Nonalcoholic Steatohepatitis or NASH
Nonalcoholic steatohepatitis or NASH is a common, often “silent” liver disease. It resembles alcoholic liver disease, but occurs in people who drink little or no alcohol. The major feature in NASH is fat in the liver, along with inflammation and damage. Most people with NASH feel well and are not aware that they have a liver problem. Nevertheless, NASH can be severe and can lead to cirrhosis, in which the liver is permanently damaged and scarred and no longer able to work properly.
NASH affects 2 to 5 percent of Americans. An additional 10 to 20 percent of Americans have fat in their liver, but no inflammation or liver damage, a condition called “fatty liver.” Although having fat in the liver is not normal, by itself it probably causes little harm or permanent damage.
If fat is suspected based on blood test results or scans of the liver, this problem is called nonalcoholic fatty liver disease (NAFLD). If a liver biopsy is performed in this case, it will show that some people have NASH while others have simple fatty liver.
Both NASH and NAFLD are becoming more common, possibly because of the greater number of Americans with obesity. In the past 10 years, the rate of obesity has doubled in adults and tripled in children. Obesity also contributes to diabetes and high blood cholesterol, which can further complicate the health of someone with NASH. Diabetes and high blood cholesterol are also becoming more common among Americans.
NASH is usually first suspected in a person who is found to have elevations in liver tests that are included in routine blood test panels, such as alanine aminotransferase (ALT) or aspartate aminotransferase (AST). When further evaluation shows no apparent reason for liver disease (such as medications, viral hepatitis, or excessive use of alcohol) and when x rays or imaging studies of the liver show fat, NASH is suspected.
The only means of proving a diagnosis of NASH and separating it from simple fatty liver is a liver biopsy. For a liver biopsy, a needle is inserted through the skin to remove a small piece of the liver. NASH is diagnosed when examination of the tissue with a microscope shows fat along with inflammation and damage to liver cells.
If the tissue shows fat without inflammation and damage, simple fatty liver or NAFLD is diagnosed. An important piece of information learned from the biopsy is whether scar tissue has developed in the liver. Currently, no blood tests or scans can reliably provide this information.
NASH is usually a silent disease with few or no symptoms. Patients generally feel well in the early stages and only begin to have symptoms—such as fatigue, weight loss, and weakness—once the disease is more advanced or cirrhosis develops. The progression of NASH can take years, even decades. The process can stop and, in some cases, reverse on its own without specific therapy. Or NASH can slowly worsen, causing scarring or “fibrosis” to appear and accumulate in the liver.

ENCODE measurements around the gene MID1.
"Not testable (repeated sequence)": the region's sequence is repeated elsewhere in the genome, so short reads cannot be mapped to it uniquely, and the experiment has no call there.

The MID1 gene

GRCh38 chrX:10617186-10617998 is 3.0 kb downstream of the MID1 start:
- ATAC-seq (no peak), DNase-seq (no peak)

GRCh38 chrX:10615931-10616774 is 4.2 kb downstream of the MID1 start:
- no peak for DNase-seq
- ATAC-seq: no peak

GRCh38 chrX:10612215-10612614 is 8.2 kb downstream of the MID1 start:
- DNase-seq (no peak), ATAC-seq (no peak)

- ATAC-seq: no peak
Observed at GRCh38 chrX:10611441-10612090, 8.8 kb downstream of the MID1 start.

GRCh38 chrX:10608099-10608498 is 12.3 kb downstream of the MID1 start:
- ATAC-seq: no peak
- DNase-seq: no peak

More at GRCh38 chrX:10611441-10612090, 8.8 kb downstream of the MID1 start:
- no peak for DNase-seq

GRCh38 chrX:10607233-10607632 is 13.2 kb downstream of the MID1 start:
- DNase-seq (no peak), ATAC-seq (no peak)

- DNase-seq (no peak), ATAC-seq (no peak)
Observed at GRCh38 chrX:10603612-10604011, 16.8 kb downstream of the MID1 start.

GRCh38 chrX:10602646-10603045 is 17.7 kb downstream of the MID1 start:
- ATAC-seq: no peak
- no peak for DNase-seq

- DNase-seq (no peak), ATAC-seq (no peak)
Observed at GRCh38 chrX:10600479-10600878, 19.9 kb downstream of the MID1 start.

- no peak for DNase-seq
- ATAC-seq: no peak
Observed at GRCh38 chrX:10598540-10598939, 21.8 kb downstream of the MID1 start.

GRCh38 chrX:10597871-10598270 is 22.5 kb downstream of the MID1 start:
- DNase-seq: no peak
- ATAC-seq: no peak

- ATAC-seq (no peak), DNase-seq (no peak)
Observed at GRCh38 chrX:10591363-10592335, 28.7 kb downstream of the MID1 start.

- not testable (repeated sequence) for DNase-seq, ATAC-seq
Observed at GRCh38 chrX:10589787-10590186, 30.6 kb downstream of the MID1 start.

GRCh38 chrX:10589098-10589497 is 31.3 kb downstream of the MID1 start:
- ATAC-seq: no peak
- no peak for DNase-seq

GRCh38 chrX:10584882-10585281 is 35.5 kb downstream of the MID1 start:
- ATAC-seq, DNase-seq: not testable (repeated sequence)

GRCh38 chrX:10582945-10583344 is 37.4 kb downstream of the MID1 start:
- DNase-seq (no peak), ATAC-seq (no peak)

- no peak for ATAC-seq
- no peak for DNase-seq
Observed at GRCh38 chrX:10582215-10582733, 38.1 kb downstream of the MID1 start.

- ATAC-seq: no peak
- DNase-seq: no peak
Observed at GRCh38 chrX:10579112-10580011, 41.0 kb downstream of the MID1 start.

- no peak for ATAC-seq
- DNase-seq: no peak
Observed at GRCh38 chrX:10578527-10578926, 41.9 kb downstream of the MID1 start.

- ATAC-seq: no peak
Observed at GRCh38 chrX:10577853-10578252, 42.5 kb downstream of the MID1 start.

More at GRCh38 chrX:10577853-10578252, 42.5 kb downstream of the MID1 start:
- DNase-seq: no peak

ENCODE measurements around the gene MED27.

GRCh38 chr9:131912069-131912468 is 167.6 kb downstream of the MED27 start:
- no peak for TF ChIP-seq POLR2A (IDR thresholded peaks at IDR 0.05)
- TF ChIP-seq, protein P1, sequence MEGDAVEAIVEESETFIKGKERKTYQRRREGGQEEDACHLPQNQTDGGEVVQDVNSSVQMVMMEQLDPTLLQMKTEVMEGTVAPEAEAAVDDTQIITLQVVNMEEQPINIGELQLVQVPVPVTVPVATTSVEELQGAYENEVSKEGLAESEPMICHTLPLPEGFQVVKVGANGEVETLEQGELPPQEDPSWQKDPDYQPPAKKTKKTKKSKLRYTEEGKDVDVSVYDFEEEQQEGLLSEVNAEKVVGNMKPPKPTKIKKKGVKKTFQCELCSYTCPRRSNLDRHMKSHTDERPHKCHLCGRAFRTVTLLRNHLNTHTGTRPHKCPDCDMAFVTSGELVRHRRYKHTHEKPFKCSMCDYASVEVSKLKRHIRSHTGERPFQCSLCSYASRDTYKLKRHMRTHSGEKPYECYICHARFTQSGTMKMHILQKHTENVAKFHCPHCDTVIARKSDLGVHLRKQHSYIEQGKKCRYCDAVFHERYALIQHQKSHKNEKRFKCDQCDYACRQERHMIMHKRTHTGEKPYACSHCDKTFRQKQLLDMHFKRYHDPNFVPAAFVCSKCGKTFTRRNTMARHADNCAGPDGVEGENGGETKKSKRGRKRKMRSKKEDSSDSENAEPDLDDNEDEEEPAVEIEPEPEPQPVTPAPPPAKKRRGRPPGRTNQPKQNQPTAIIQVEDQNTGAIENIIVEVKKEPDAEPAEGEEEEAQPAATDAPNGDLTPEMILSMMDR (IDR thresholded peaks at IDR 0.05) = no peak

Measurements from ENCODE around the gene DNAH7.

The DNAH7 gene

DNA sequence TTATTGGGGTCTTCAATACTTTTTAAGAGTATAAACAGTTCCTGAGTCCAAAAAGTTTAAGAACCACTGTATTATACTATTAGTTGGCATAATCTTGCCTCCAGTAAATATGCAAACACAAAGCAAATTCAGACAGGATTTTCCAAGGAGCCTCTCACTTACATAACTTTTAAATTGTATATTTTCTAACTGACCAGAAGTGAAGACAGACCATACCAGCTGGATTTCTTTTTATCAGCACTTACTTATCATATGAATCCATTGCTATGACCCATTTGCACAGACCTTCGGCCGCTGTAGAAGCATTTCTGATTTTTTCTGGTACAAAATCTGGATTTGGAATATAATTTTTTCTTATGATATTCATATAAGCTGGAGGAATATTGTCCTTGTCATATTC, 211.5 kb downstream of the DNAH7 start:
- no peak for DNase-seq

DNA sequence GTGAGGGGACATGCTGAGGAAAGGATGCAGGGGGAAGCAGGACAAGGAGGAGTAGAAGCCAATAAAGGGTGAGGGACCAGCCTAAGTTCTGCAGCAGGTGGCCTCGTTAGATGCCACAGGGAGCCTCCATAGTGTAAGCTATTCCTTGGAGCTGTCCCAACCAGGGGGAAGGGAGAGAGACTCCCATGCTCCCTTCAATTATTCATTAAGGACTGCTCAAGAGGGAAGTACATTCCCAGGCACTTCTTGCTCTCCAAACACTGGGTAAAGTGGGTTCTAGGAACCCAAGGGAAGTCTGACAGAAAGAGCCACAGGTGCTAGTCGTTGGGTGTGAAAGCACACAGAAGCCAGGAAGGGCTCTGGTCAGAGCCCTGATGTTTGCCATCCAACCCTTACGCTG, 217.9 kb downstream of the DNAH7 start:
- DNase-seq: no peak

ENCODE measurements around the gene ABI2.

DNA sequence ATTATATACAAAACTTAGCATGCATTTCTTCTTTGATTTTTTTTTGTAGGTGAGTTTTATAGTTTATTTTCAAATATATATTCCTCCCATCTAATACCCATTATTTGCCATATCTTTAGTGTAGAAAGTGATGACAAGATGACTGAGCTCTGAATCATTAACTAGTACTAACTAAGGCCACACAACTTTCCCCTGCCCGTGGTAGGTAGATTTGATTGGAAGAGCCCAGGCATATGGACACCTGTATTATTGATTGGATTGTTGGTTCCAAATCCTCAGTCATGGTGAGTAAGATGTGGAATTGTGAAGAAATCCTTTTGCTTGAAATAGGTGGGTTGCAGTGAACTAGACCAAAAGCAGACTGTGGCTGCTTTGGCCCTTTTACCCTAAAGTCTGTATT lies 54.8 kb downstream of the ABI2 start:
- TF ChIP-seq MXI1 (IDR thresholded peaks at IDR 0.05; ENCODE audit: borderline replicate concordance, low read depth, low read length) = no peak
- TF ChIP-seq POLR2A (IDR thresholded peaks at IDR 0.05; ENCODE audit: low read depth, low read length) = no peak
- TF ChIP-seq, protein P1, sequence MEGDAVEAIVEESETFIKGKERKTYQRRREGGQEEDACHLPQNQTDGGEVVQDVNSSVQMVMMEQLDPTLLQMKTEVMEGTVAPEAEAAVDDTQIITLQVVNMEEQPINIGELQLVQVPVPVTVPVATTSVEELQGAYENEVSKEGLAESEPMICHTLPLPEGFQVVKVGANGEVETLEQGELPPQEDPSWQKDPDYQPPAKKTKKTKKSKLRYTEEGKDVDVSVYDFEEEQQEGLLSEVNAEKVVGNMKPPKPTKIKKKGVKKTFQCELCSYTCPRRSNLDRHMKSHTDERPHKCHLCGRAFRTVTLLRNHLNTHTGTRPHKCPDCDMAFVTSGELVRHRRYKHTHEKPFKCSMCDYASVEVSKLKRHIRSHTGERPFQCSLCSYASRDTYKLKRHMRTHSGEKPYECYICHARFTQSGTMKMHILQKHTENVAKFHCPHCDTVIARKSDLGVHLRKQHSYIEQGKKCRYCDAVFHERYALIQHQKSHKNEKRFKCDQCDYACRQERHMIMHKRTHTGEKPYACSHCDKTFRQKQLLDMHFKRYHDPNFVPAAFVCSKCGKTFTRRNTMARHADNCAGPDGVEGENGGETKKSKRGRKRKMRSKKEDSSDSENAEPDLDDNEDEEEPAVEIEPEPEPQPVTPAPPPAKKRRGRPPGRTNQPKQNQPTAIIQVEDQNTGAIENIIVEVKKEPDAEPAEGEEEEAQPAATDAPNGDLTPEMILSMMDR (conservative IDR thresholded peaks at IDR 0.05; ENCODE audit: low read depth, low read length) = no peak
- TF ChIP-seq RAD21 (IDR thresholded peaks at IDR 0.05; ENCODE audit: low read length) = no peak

As fibrosis worsens, cirrhosis develops; the liver becomes seriously scarred, hardened, and unable to function normally. Not every person with NASH develops cirrhosis, but once serious scarring or cirrhosis is present, few treatments can halt the progression. A person with cirrhosis experiences fluid retention, muscle wasting, bleeding from the intestines, and liver failure.
Liver transplantation is the only treatment for advanced cirrhosis with liver failure, and transplantation is increasingly performed in people with NASH. NASH ranks as one of the major causes of cirrhosis in America, behind hepatitis C and alcoholic liver disease.
Although NASH has become more common, its underlying cause is still not clear. It most often occurs in persons who are middle-aged and overweight or obese. Many patients with NASH have elevated blood lipids, such as cholesterol and triglycerides, and many have diabetes or pre-diabetes, but not every obese person or every patient with diabetes has NASH.
Furthermore, some patients with NASH are not obese, do not have diabetes, and have normal blood cholesterol and lipids. NASH can occur without any apparent risk factor and can even occur in children. Thus, NASH is not simply obesity that affects the liver.
While the underlying reason for the liver injury that causes NASH is not known, several factors are possible candidates:
release of toxic inflammatory proteins by fat cells (cytokines)
oxidative stress (deterioration of cells) inside liver cells
Currently, no specific therapies for NASH exist. The most important recommendations given to persons with this disease are to
reduce their weight (if obese or overweight)
follow a balanced and healthy diet
increase physical activity
avoid unnecessary medications
These are standard recommendations, but they can make a difference. They are also helpful for other conditions, such as heart disease, diabetes, and high cholesterol.
A major attempt should be made to lower body weight into the healthy range. Weight loss can improve liver tests in patients with NASH and may reverse the disease to some extent. Research at present is focusing on how much weight loss improves the liver in patients with NASH and whether this improvement lasts over a period of time.